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The Villa

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The Villa

by Stewart J. Bellus
  • Merriam Press World War 2 Fiction Series
    • First Edition
      • 206 6x9-inch pages
This story is a character study of soldiers during and after World War II, and a tale filled with moral dilemmas: Is the preservation of priceless art and architecture worth the life of even one soldier?  Should a commanding officer allow his personal feelings to affect military decisions?  Is there ever a time when it is acceptable to stretch the boundaries of decency for a greater good?


The story starts with a fact.  On December 29, 1943, while Allied forces were struggling to move up the Italian peninsula, General Dwight D. Eisenhower issued an order requiring officers to preserve famous buildings or “monuments” where possible, unless military necessity or saving lives required more aggressive action.

This tension between “preservation” and “military necessity” is the engine that drives this novel. The Villa is a fictional account of five soldiers sent on a mission to take out a German sniper’s nest on the roof of a 15th century villa located off Highway 7, the old Appian Way, near the Italian town of Cisterna, one starting point for a final deadly push towards Rome.

The soldiers march at night towards the villa, meet a sister and brother fighting for the Italian resistance, and together, gain entry to the villa despite observation posts on balconies and a guard at the front door who is taken out.  They charge upstairs to the roof, bludgeon two German soldiers, plant explosives on the room where the sniper supposedly is located, and dash out of the villa.  As they flee there is a timed explosion.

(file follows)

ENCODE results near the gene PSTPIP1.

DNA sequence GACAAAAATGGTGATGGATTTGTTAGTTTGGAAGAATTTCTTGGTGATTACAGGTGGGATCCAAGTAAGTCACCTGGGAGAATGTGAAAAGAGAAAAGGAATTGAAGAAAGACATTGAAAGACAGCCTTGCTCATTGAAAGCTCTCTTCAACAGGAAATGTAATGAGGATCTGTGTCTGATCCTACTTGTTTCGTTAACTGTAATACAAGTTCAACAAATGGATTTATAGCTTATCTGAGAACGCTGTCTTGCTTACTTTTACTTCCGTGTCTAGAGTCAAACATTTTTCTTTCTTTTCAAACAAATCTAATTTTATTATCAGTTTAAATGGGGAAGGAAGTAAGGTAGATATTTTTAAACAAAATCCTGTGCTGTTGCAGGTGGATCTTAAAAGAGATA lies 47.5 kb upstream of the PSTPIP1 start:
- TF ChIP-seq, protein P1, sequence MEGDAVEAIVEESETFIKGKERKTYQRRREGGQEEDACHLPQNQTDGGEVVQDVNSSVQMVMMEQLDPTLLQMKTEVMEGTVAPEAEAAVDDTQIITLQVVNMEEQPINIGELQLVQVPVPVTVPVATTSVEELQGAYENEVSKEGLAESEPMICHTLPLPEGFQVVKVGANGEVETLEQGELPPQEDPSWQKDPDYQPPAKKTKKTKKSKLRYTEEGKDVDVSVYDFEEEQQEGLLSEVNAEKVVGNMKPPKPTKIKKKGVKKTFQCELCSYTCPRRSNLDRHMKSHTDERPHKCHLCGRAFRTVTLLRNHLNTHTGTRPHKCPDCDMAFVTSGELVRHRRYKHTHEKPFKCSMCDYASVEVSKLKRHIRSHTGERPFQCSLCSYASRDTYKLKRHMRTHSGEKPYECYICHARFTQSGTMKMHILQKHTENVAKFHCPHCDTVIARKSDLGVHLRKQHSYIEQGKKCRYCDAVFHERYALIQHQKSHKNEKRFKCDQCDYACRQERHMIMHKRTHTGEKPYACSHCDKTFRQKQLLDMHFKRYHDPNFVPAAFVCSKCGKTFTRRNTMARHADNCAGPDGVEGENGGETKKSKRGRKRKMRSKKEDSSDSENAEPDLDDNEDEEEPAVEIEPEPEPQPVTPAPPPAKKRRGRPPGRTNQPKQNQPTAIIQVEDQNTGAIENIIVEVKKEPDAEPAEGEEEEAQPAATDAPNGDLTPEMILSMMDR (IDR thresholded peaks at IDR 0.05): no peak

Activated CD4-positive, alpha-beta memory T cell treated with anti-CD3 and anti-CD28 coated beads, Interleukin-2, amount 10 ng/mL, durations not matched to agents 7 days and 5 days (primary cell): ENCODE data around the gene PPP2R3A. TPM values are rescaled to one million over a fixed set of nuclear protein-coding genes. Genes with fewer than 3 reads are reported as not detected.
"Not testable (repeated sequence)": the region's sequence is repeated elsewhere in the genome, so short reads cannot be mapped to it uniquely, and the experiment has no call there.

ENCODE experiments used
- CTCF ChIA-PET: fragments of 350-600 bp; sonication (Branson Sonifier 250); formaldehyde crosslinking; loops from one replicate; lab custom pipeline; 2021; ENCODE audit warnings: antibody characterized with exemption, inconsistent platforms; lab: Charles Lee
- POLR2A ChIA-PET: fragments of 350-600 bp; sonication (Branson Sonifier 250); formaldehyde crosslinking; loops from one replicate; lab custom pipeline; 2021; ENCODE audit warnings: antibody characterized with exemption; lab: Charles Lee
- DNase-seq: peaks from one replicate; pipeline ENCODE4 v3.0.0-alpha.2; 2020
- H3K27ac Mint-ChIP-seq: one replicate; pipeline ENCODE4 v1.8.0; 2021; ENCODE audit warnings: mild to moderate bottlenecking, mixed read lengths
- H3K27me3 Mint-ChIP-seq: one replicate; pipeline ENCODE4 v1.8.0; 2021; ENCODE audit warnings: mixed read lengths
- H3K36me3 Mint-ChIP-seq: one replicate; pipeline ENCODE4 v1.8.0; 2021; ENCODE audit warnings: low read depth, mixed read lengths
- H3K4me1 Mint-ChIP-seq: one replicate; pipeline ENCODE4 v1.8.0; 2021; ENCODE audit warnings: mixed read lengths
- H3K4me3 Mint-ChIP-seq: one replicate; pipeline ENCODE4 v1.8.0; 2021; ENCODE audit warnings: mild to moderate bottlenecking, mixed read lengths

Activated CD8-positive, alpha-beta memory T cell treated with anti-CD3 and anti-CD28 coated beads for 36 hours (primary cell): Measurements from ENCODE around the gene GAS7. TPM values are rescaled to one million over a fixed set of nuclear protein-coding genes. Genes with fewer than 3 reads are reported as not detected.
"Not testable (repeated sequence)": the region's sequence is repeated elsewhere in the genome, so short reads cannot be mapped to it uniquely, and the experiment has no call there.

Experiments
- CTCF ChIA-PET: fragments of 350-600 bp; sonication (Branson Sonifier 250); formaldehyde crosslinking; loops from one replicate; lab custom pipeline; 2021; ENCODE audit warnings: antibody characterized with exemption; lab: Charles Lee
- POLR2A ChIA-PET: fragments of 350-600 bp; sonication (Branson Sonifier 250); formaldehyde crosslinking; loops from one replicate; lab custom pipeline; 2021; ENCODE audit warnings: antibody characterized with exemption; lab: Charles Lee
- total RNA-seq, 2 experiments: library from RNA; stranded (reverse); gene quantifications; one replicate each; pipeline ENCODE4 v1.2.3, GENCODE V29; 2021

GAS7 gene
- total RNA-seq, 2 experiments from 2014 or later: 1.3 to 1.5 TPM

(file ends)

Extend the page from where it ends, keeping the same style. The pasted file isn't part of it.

The team gets debriefed by a panel of officers, and as the story is related by their captain, an inconsistency becomes apparent: why were they sent on a mission set up in a way to preserve the historic villa if they were going to blow it up anyway?

The narrator, Nathan “Nate” Goldberg, leads the reader through an apparent suicide mission seen through the eyes of an innocent Brooklyn boy.

The mystery continues through the rest of the story, from smitten Nate’s AWOL attempt to see the sister again and the teams’ return to the villa where they learn of the owner’s ties to both Italian and German fascists, to a post-war “reunion” at the home of their fallen comrade and a visit by Nate to Italy where he finds out more about his love s one-year stay with an aunt in Brooklyn ten years earlier.

The first part of the novel is about war, the second part is about the return to civilian life, the third part is a journey back to the scene of the “crime” where light is shed on the mystery and Nate’s future with Lucia, and the final part is the unwinding of the mystery, with Nate finally finding the missing piece to the puzzle.  Through it all the question that started the story lingers: when is preservation of any structure worth the life of even one soldier?

CUSTOMER REVIEWS

You don't have to love or even like historical fiction to love this story! This is a fast-paced story from the outset. Somehow (I guess that's what makes this author a good writer and story-teller!) in very short order the author describes everything we need to know about each character, and before you know it you are in the thick of things right along side them. The story is full of suspense and anticipation. In fact I got so stressed reading it that more than once I had to put it down for a few days! LOL. It was a great read so take it with you on your holiday vacation or in the car, the boat, the train or plane on your way to see relatives and friends! Also a great gift whether you have a little money or alot. —ALN

This is a very interesting story about how war affects young people with well developed characters and well described settings. I can easily see this adapted as a movie. Great read! —Dennis Brown

A great story with good character development. I liked that the story line was not predictable. The characters were all interesting and the plot was well paced. I am looking forward to the next book by this author. —Liz R.

A well-written story with interesting characters and the great backdrop of WWII. When you get to the end of a chapter, you don't want to stop reading—so you don't! Definitely worth the read! —DHNY

A story that expertly reflects the innocence of the times in 1930's/'40's Brooklyn; tracking a young man's journey from his sheltered youth to middle age through the experience of war and love. —Gary D.

Fantastic book! Wonderful deep characters, very well written. Very enjoyable reading! —Olga Fuchs

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